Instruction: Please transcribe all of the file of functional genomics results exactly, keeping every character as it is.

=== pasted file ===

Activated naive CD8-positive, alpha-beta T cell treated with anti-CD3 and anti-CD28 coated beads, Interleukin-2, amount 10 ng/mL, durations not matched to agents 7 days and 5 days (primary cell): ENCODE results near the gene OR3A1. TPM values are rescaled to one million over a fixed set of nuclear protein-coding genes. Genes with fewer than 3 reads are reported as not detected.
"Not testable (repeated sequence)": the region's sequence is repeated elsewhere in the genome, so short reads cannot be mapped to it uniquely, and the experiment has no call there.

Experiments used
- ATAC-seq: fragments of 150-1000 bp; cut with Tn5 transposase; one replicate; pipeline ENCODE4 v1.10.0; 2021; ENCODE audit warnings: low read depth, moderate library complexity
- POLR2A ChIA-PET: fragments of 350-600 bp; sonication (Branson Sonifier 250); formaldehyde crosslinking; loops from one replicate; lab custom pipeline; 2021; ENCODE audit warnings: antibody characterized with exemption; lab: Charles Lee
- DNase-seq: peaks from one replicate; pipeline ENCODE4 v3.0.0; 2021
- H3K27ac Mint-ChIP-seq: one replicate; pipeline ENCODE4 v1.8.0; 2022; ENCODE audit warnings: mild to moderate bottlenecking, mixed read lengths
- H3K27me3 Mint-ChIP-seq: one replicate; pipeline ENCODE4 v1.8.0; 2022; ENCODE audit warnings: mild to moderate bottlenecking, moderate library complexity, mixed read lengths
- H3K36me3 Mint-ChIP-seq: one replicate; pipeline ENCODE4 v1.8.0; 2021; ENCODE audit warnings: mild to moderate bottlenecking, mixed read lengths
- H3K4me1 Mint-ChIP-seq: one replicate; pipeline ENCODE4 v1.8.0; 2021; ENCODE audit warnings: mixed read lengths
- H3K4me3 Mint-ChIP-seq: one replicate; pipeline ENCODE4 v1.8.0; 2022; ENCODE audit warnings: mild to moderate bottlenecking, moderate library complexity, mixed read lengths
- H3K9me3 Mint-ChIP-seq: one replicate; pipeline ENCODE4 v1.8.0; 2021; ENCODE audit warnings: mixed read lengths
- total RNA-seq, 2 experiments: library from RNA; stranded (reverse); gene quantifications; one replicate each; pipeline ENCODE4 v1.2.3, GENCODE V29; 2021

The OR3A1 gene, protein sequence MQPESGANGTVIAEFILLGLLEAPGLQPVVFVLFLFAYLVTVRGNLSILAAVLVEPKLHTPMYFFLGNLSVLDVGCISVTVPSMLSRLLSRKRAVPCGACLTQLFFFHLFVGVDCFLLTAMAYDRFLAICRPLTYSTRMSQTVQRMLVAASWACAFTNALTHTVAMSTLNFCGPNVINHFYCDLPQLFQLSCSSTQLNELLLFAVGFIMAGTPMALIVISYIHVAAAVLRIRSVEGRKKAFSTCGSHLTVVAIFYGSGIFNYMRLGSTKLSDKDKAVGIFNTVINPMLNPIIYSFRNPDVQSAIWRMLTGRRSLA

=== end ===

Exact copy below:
Activated naive CD8-positive, alpha-beta T cell treated with anti-CD3 and anti-CD28 coated beads, Interleukin-2, amount 10 ng/mL, durations not matched to agents 7 days and 5 days (primary cell): ENCODE results near the gene OR3A1. TPM values are rescaled to one million over a fixed set of nuclear protein-coding genes. Genes with fewer than 3 reads are reported as not detected.
"Not testable (repeated sequence)": the region's sequence is repeated elsewhere in the genome, so short reads cannot be mapped to it uniquely, and the experiment has no call there.

Experiments used
- ATAC-seq: fragments of 150-1000 bp; cut with Tn5 transposase; one replicate; pipeline ENCODE4 v1.10.0; 2021; ENCODE audit warnings: low read depth, moderate library complexity
- POLR2A ChIA-PET: fragments of 350-600 bp; sonication (Branson Sonifier 250); formaldehyde crosslinking; loops from one replicate; lab custom pipeline; 2021; ENCODE audit warnings: antibody characterized with exemption; lab: Charles Lee
- DNase-seq: peaks from one replicate; pipeline ENCODE4 v3.0.0; 2021
- H3K27ac Mint-ChIP-seq: one replicate; pipeline ENCODE4 v1.8.0; 2022; ENCODE audit warnings: mild to moderate bottlenecking, mixed read lengths
- H3K27me3 Mint-ChIP-seq: one replicate; pipeline ENCODE4 v1.8.0; 2022; ENCODE audit warnings: mild to moderate bottlenecking, moderate library complexity, mixed read lengths
- H3K36me3 Mint-ChIP-seq: one replicate; pipeline ENCODE4 v1.8.0; 2021; ENCODE audit warnings: mild to moderate bottlenecking, mixed read lengths
- H3K4me1 Mint-ChIP-seq: one replicate; pipeline ENCODE4 v1.8.0; 2021; ENCODE audit warnings: mixed read lengths
- H3K4me3 Mint-ChIP-seq: one replicate; pipeline ENCODE4 v1.8.0; 2022; ENCODE audit warnings: mild to moderate bottlenecking, moderate library complexity, mixed read lengths
- H3K9me3 Mint-ChIP-seq: one replicate; pipeline ENCODE4 v1.8.0; 2021; ENCODE audit warnings: mixed read lengths
- total RNA-seq, 2 experiments: library from RNA; stranded (reverse); gene quantifications; one replicate each; pipeline ENCODE4 v1.2.3, GENCODE V29; 2021

The OR3A1 gene, protein sequence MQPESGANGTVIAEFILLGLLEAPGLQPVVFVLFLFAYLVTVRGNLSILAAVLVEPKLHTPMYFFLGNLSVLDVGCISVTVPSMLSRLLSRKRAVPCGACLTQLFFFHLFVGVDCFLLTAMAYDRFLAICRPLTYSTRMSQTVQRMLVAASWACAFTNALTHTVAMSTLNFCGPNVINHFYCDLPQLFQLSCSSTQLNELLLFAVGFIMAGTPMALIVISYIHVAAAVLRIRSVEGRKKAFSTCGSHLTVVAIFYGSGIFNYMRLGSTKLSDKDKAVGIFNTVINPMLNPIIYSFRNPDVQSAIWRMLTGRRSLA